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STATEHOUSE — A bill that would allow Hoosiers to carry a handgun without a license has taken a step forward in the state legislature.

An Indiana House committee voted to advance a constitutional carry bill to the full House Wednesday, after hearing in lots of testimony from several Hoosiers, organizations, and even law enforcement officers both for and against the bill.

“Our state has a gun violence problem,” said Shortridge High School student El’ad Nichols-Kaufman. “When faced with a problem like this we need to take steps and work to solve the problem. This bill would do the exact opposite, and make the situation exponentially worse.”

Under the bill, the state’s current gun licensing process would essentially be eliminated. Licenses would still be issued by the state, but the long process towards obtaining it would be done away with.

It would also allow people from outside the state who do not have an Indiana license to carry their handguns anyway.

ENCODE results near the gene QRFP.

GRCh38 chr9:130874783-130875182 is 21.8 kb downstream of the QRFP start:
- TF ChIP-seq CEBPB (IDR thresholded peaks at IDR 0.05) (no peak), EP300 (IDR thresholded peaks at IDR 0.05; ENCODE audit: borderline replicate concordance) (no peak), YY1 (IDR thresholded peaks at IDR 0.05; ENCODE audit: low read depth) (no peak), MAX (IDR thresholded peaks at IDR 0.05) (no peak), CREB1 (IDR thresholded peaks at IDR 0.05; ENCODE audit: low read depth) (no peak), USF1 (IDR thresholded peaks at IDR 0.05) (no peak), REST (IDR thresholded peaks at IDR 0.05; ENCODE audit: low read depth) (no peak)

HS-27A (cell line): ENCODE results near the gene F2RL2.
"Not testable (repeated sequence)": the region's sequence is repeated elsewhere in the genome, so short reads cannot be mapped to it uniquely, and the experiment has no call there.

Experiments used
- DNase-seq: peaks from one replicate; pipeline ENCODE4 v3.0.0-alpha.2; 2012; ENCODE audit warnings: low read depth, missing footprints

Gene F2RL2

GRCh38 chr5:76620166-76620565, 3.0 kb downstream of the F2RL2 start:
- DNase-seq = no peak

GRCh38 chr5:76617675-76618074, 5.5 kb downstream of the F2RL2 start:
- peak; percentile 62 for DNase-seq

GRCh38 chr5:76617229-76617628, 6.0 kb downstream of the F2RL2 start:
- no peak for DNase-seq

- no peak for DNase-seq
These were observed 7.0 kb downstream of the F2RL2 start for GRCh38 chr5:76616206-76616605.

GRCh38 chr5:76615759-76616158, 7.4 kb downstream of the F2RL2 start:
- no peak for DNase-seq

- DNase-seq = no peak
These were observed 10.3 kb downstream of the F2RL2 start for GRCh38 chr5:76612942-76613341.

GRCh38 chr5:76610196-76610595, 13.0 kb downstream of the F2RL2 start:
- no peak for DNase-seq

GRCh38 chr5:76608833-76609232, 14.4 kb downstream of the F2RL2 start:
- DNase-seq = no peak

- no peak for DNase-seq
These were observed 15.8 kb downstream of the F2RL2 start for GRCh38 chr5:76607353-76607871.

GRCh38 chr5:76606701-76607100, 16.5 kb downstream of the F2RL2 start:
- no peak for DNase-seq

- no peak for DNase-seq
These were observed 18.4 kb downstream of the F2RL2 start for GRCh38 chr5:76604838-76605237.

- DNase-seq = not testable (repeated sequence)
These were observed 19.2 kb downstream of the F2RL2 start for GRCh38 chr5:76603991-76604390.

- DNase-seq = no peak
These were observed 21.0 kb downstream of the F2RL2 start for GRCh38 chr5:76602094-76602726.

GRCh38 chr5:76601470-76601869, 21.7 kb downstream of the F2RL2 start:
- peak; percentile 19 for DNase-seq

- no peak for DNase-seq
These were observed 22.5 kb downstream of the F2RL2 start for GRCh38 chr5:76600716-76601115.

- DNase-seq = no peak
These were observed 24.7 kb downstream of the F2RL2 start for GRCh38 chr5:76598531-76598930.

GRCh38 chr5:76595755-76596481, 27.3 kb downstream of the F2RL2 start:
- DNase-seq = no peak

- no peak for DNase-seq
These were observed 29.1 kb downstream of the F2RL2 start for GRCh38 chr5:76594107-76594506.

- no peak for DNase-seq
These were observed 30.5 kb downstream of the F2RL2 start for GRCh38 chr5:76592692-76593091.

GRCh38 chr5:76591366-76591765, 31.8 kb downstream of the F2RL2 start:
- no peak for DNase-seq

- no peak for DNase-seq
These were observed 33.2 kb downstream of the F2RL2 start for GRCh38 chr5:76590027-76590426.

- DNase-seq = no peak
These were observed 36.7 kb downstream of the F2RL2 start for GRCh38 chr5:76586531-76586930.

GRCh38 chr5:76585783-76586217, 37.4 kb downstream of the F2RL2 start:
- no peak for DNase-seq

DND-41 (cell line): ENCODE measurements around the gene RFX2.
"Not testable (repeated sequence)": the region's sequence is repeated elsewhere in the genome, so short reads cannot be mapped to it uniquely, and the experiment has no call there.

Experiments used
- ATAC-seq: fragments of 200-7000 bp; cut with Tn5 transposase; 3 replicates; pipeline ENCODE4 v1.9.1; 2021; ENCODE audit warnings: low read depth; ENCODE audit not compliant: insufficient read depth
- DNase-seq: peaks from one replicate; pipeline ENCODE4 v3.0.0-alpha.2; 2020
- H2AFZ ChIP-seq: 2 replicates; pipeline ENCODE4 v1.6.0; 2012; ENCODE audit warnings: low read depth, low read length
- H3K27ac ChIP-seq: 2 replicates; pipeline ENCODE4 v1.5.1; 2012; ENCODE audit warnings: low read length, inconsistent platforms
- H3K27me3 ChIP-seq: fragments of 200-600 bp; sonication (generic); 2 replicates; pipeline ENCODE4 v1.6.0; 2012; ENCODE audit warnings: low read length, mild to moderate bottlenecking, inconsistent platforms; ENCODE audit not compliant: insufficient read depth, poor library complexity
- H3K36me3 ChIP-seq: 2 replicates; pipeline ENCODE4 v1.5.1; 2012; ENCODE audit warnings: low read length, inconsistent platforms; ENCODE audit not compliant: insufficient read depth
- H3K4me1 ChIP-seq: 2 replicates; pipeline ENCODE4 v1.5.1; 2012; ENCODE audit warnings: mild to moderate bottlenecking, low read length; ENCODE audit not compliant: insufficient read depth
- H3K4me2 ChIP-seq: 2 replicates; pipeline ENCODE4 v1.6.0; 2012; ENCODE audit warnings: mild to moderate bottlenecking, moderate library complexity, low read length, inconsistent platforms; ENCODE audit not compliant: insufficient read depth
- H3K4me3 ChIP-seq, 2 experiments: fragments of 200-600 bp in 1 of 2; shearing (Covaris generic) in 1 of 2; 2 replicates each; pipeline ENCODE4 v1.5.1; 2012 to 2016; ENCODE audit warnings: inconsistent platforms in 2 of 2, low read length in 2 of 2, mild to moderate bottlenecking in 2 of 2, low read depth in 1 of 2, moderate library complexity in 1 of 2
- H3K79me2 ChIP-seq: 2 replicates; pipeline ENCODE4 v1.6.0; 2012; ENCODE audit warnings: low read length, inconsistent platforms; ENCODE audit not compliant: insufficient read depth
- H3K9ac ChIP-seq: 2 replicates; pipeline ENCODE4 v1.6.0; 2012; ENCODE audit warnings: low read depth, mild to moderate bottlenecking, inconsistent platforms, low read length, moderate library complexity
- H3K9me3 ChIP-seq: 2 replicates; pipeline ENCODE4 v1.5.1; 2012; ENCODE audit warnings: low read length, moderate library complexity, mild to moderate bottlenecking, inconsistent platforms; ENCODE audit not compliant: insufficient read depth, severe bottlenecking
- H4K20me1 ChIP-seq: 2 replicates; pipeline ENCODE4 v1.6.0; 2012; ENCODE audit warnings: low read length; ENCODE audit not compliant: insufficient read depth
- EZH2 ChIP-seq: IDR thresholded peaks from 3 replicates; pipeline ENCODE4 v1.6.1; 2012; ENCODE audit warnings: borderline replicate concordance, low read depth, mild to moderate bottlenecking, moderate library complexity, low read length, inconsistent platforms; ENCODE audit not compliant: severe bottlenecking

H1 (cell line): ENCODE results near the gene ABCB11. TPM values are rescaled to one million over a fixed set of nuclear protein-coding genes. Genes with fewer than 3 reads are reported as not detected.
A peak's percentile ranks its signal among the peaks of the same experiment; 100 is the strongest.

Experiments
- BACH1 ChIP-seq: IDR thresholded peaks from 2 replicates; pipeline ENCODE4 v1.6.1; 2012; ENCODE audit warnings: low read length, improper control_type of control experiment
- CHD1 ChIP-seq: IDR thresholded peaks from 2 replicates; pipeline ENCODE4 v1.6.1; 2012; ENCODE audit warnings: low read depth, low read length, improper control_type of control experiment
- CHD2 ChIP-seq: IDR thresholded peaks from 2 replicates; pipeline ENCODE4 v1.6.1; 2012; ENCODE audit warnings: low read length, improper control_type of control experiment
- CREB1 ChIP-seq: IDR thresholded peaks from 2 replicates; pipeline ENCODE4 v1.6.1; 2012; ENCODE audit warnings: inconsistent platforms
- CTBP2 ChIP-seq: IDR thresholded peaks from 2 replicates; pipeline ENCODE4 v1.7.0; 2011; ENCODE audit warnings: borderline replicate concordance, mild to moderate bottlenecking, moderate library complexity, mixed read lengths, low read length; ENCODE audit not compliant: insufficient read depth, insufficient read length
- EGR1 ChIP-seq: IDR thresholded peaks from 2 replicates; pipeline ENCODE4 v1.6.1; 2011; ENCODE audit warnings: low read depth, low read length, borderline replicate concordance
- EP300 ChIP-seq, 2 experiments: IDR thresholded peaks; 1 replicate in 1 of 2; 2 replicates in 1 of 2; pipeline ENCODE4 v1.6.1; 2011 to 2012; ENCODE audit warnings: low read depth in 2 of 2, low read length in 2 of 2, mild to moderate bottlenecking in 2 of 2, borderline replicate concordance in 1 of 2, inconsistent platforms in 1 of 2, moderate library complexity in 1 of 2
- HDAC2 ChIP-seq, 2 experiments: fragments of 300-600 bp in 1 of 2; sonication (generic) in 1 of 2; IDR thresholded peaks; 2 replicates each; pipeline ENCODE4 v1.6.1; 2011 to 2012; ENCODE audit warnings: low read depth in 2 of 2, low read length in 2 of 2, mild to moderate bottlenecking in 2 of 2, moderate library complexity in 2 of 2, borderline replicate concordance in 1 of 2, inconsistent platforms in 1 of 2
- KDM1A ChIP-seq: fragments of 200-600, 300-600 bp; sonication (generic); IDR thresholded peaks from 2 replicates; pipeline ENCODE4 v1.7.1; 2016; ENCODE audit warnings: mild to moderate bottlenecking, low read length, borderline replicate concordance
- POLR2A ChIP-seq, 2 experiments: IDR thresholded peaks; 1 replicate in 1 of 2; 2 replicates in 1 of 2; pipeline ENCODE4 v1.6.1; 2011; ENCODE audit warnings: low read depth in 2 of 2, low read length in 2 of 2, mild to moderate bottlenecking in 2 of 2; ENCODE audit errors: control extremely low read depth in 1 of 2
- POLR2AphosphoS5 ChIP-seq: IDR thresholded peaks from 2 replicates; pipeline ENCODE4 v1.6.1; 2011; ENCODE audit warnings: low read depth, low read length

Supporters, like Corrine Youngs with the Indiana Attorney General’s Office, said the bill brings Indiana more in line with other states and that it allows people more freedom to exercise their second amendment rights by “removing red tape” in the process of getting a gun.

“Currently there are 21 states that have permitless carry of handguns,” Kelly Myers, another supporter of the bill, said. “20 previously had licensing requirements. Zero have reinstated it.”

Supporters also believe the bill would cut down on officer-involved shootings.

Maj. Rob Simpson with Indiana State Police was among the contingent of law enforcement officers to testify against the bill. He said it would make their job harder to find people who are carrying illegally.

“There’s not a prohibitor database,” Simpson said. “There’s not a way for the individual on the side of the road because it’s not applicable to run a triple I. And that information will not be readily available.”

He also spoke on how their current system has kept thousands of people from obtaining a gun permit who shouldn’t have one.

“We have a system in place right now, wherein last two years, it has located 10,000 rejections,” he said. “Most of those, the highest reason for those rejections, was a felon applying for a permit.”

The bill will be considered on the House floor soon. A similar bill passed the Indiana House last year but stalled in the State Senate.